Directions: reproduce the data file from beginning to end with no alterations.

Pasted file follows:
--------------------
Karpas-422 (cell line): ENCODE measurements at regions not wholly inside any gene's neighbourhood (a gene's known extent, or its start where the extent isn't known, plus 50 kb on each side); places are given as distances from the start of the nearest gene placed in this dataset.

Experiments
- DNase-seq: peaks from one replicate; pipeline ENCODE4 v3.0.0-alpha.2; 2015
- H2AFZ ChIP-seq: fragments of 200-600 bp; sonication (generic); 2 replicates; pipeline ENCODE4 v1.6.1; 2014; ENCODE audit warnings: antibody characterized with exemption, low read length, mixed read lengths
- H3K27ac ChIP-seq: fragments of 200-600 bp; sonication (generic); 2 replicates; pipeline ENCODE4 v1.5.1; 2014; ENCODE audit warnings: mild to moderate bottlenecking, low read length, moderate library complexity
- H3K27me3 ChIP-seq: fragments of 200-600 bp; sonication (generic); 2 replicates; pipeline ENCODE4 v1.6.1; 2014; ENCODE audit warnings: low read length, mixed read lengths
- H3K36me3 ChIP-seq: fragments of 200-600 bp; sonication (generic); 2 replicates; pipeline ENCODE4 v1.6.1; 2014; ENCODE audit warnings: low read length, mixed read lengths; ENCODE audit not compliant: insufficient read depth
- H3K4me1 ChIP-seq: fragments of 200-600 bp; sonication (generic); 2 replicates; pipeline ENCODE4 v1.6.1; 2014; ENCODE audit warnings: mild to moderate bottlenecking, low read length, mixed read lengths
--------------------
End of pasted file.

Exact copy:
Karpas-422 (cell line): ENCODE measurements at regions not wholly inside any gene's neighbourhood (a gene's known extent, or its start where the extent isn't known, plus 50 kb on each side); places are given as distances from the start of the nearest gene placed in this dataset.

Experiments
- DNase-seq: peaks from one replicate; pipeline ENCODE4 v3.0.0-alpha.2; 2015
- H2AFZ ChIP-seq: fragments of 200-600 bp; sonication (generic); 2 replicates; pipeline ENCODE4 v1.6.1; 2014; ENCODE audit warnings: antibody characterized with exemption, low read length, mixed read lengths
- H3K27ac ChIP-seq: fragments of 200-600 bp; sonication (generic); 2 replicates; pipeline ENCODE4 v1.5.1; 2014; ENCODE audit warnings: mild to moderate bottlenecking, low read length, moderate library complexity
- H3K27me3 ChIP-seq: fragments of 200-600 bp; sonication (generic); 2 replicates; pipeline ENCODE4 v1.6.1; 2014; ENCODE audit warnings: low read length, mixed read lengths
- H3K36me3 ChIP-seq: fragments of 200-600 bp; sonication (generic); 2 replicates; pipeline ENCODE4 v1.6.1; 2014; ENCODE audit warnings: low read length, mixed read lengths; ENCODE audit not compliant: insufficient read depth
- H3K4me1 ChIP-seq: fragments of 200-600 bp; sonication (generic); 2 replicates; pipeline ENCODE4 v1.6.1; 2014; ENCODE audit warnings: mild to moderate bottlenecking, low read length, mixed read lengths